AudioTrak Prodigy 7.1 - Performance Games & DVD
Games and DVD
The Prodigy uses the Sensaura3D algorithms for 3D surround and environmental effects. AudioTrak do use the latest versions of the Sensaura3D libraries, which in all cases worked extremely well. It supports a large list of major game sound API's, including DirectSound 3D, A3D 1.0, EAX 1.0, EAX 2.0, Macro FX, Environment FX, Multi Drive, Zoom FX, and I3DL2. The only API that it does not support is EAX3.0.
In Halo, the effects were quite good. The only thing that had me guessing were the footsteps, which seemed to be coming from behind the Chief, and not under him. At least the sounds were coming from somewhere else, and not in my head. Occasionally, some of the vehicle sounds would seem too distant or too close. Forget about firing the pistol in a tunnel, where you expect to hear lots of reverb and reflections. It sounds the same as firing outdoors. This is odd, because the footsteps had the 'correct' reverberated sound. On some of the outdoor levels, I had to take off the headphones and look around because the ambient sounds were extremely life-like.
With Tron 2.0, sounds were marginally improved. This is largely due to the fact that Tron 2.0 doesn't have a whole lot of environmental sounds, unless you count little computer-like bleeps and bloops. Directional cues from enemies was far better, because they would mutter some epitaph before they would attack, and the Sensaura3D had the dialog coming from the correct direction. It did have an effect on frame-rate, however, as the game felt a little sluggish at times.
In Counter-Strike, I did come across the odd stutter every few rounds. I am used to the Terratec DMX 6-fire doing this, so I didn't pick up on it right away. That being said, the Sensaura3D+EAX effects were great. It was very subtle, no over-the-top reverb, and most importantly, believable. It truly added to the precious Immersion Factor. By all accounts, these new Sensaura algorithms beat the snot out of plain old EAX. On maps like Aztec, the sounds were just so perfect, the occlusion in doorways and the rain sound fading when going to the bridge. I haven't had a C-Strike binge in quite awhile, and I was positively glued to the game for days.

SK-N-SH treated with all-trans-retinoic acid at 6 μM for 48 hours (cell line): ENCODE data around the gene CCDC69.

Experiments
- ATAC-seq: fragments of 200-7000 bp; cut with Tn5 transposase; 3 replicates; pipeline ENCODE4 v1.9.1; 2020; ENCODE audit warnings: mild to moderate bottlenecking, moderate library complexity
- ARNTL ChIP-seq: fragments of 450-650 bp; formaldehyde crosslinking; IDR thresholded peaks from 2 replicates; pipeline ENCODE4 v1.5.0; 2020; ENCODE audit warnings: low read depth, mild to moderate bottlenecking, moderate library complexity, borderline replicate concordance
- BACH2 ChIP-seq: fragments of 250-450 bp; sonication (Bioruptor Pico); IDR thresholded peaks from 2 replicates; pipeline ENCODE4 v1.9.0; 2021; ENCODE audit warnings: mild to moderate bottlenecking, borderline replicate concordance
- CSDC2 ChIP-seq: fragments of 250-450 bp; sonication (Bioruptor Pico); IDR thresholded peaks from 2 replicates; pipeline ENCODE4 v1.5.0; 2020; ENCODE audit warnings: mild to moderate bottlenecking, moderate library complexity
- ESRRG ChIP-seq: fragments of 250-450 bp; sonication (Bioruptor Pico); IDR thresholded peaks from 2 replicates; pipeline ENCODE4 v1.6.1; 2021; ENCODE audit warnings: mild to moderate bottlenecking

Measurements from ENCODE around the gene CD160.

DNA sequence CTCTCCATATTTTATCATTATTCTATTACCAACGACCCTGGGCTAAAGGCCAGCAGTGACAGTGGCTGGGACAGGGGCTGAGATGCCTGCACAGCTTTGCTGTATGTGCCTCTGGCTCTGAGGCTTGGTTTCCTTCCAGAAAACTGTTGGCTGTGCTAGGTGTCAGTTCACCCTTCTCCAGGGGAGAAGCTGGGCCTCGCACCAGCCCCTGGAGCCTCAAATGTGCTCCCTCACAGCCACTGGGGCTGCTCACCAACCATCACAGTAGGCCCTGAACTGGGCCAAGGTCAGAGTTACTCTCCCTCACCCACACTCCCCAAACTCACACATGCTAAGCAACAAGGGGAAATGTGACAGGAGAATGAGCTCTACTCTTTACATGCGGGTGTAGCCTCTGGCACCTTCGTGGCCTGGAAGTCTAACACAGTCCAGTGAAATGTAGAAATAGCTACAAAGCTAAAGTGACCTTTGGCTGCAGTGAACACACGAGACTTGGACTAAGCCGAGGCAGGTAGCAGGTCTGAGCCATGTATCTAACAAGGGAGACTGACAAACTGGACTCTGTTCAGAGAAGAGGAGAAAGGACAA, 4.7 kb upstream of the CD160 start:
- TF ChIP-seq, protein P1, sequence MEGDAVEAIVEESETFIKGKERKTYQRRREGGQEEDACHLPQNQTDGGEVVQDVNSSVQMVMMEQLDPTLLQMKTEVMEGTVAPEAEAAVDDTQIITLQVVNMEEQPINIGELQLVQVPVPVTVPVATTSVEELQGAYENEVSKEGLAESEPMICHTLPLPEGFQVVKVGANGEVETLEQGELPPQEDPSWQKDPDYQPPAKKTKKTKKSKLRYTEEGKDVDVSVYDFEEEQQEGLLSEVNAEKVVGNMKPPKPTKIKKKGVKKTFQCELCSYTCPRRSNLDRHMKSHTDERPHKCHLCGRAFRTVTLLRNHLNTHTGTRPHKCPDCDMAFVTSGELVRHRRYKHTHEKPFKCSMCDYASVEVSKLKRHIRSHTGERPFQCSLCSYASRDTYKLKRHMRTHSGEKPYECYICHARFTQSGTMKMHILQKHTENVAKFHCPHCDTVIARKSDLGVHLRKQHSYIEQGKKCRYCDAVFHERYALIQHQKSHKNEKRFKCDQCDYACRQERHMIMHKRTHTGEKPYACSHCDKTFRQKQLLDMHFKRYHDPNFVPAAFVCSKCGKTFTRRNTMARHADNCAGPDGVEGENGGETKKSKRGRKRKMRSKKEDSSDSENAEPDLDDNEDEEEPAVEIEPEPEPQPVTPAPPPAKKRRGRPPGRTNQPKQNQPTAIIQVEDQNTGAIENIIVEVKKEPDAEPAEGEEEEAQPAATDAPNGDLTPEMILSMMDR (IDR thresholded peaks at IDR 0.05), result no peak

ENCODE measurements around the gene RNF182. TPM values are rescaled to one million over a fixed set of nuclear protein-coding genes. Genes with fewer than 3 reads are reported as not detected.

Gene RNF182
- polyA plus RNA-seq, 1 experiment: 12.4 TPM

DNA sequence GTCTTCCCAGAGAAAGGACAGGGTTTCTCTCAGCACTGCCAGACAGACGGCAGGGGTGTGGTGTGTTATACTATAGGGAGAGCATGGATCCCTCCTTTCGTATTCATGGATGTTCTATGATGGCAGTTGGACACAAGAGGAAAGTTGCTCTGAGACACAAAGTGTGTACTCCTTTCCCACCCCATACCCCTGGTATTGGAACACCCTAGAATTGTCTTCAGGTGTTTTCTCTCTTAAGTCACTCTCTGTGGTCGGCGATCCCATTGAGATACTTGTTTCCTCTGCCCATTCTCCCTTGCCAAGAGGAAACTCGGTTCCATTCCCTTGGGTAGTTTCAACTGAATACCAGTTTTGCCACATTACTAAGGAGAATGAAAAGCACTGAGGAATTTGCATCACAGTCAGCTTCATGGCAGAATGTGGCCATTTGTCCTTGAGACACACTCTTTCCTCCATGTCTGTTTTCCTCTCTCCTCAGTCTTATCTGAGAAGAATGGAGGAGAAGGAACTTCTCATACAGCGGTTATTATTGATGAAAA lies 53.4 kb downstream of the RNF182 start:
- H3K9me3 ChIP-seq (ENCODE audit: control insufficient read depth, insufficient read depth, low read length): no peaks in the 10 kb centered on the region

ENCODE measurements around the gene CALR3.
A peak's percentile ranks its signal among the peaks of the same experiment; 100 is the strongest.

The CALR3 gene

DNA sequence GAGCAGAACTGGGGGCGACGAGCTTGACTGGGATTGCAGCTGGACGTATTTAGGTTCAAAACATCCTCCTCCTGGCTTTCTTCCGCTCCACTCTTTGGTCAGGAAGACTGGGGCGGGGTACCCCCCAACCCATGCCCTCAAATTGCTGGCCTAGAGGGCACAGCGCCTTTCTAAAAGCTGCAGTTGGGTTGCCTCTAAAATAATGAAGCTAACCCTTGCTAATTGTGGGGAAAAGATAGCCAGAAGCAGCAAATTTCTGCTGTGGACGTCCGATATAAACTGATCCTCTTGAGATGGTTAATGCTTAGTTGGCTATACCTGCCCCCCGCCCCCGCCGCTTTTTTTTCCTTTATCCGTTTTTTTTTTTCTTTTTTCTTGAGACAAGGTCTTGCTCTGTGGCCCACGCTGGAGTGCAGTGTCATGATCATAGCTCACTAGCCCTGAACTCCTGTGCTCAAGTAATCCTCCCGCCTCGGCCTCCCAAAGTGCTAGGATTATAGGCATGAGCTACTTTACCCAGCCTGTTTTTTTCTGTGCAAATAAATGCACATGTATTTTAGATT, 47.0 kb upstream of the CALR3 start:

AudioTrak uses Intervideo's WinDVD 4.0 for DVD playback. All of the SRS features are bundled, TruSurroundXT, Dialog Clarity, and TruBass, with the WinDVD. This unfortunately makes it impossible to use the SRS and a different software DVD player. While I didn't have any complaints about using WinDVD, I just find this kind of bundling limiting.
I was pleasantly surprised to find that WinDVD played 5.1-channel DVD-Audio discs just fine. WinDVD has a DVD-Audio plug-in for $US39.95 that will enable the ultra-high resolution 24bit, 192kHz 2-channel audio which the Prodigy supports. But it's not ready yet at press time.
I watched Pulp Fiction, and two videos of Jimi Hendrix, Live at Woodstock and Wild Blue Angel. I would have included The Matrix and LotR, but they are both out on loan. The two Jimi Hendrix videos are a great test for a sound card. Wild Blue Angel was Jimi's last live performance at the Isle of Wight. I have always heard that this was his best performance--ever. In my humble estimation, it was a nightmare for him, his amps kept buzzing, the drums weren't loud enough, and he kept making some mistakes here and there. But it's the blues, what can you do? What is remarkable is that all of these little things were audible with the Prodigy.
Pulp Fiction I watched with various SRS modes. The TruSurround mode is a little quiet, but it does the job to be sure. With the right setting, the surround sound was accurate with the headphones. With the wrong setting, I was listening to the surround channels, and none of the dialog came through. On a whim, I tried the 'Karaoke' setting, which did, to some extent, mask out the dialog. Weird stuff, this SRS, but it does work.
To be perfectly honest, I'm not a home theatre buff. I've only got two ears--why do I need 8 speakers? To that end, I was able to use my headphones with the SRS modes to get a decent mixdown into two channels. It wasn't ideal, but then neither is my living situation, which precludes the use of speaker systems larger than two channels.
For a sound card that doesn't have any hardware acceleration, the Sensaura3D game effects were very good, and remarkably better than any other Sensaura3D-based card we have in the lab. As far as eating up resources, the Prodigy is no Audigy2. But it's not far off the Audigy2's trail. The Prodigy's drivers were rock solid, too.